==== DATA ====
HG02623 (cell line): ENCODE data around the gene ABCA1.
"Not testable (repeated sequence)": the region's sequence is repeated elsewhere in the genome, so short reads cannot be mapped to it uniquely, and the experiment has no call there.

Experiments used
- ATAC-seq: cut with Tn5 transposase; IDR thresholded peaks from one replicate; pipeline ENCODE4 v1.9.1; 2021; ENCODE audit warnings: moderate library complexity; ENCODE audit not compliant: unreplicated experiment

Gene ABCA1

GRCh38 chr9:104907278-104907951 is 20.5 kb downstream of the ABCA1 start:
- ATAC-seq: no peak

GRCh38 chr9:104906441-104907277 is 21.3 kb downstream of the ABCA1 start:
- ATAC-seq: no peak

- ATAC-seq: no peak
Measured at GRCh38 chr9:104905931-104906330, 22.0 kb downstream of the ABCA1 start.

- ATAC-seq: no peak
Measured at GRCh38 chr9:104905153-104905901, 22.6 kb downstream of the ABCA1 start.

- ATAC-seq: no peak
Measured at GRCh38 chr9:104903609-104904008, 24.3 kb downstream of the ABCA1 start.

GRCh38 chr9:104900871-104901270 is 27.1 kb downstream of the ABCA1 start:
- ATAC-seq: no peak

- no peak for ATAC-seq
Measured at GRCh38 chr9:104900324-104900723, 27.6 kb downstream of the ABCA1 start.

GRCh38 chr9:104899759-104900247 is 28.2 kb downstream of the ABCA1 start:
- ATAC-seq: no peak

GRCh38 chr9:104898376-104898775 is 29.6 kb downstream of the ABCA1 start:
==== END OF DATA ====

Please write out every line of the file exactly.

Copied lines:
HG02623 (cell line): ENCODE data around the gene ABCA1.
"Not testable (repeated sequence)": the region's sequence is repeated elsewhere in the genome, so short reads cannot be mapped to it uniquely, and the experiment has no call there.

Experiments used
- ATAC-seq: cut with Tn5 transposase; IDR thresholded peaks from one replicate; pipeline ENCODE4 v1.9.1; 2021; ENCODE audit warnings: moderate library complexity; ENCODE audit not compliant: unreplicated experiment

Gene ABCA1

GRCh38 chr9:104907278-104907951 is 20.5 kb downstream of the ABCA1 start:
- ATAC-seq: no peak

GRCh38 chr9:104906441-104907277 is 21.3 kb downstream of the ABCA1 start:
- ATAC-seq: no peak

- ATAC-seq: no peak
Measured at GRCh38 chr9:104905931-104906330, 22.0 kb downstream of the ABCA1 start.

- ATAC-seq: no peak
Measured at GRCh38 chr9:104905153-104905901, 22.6 kb downstream of the ABCA1 start.

- ATAC-seq: no peak
Measured at GRCh38 chr9:104903609-104904008, 24.3 kb downstream of the ABCA1 start.

GRCh38 chr9:104900871-104901270 is 27.1 kb downstream of the ABCA1 start:
- ATAC-seq: no peak

- no peak for ATAC-seq
Measured at GRCh38 chr9:104900324-104900723, 27.6 kb downstream of the ABCA1 start.

GRCh38 chr9:104899759-104900247 is 28.2 kb downstream of the ABCA1 start:
- ATAC-seq: no peak

GRCh38 chr9:104898376-104898775 is 29.6 kb downstream of the ABCA1 start: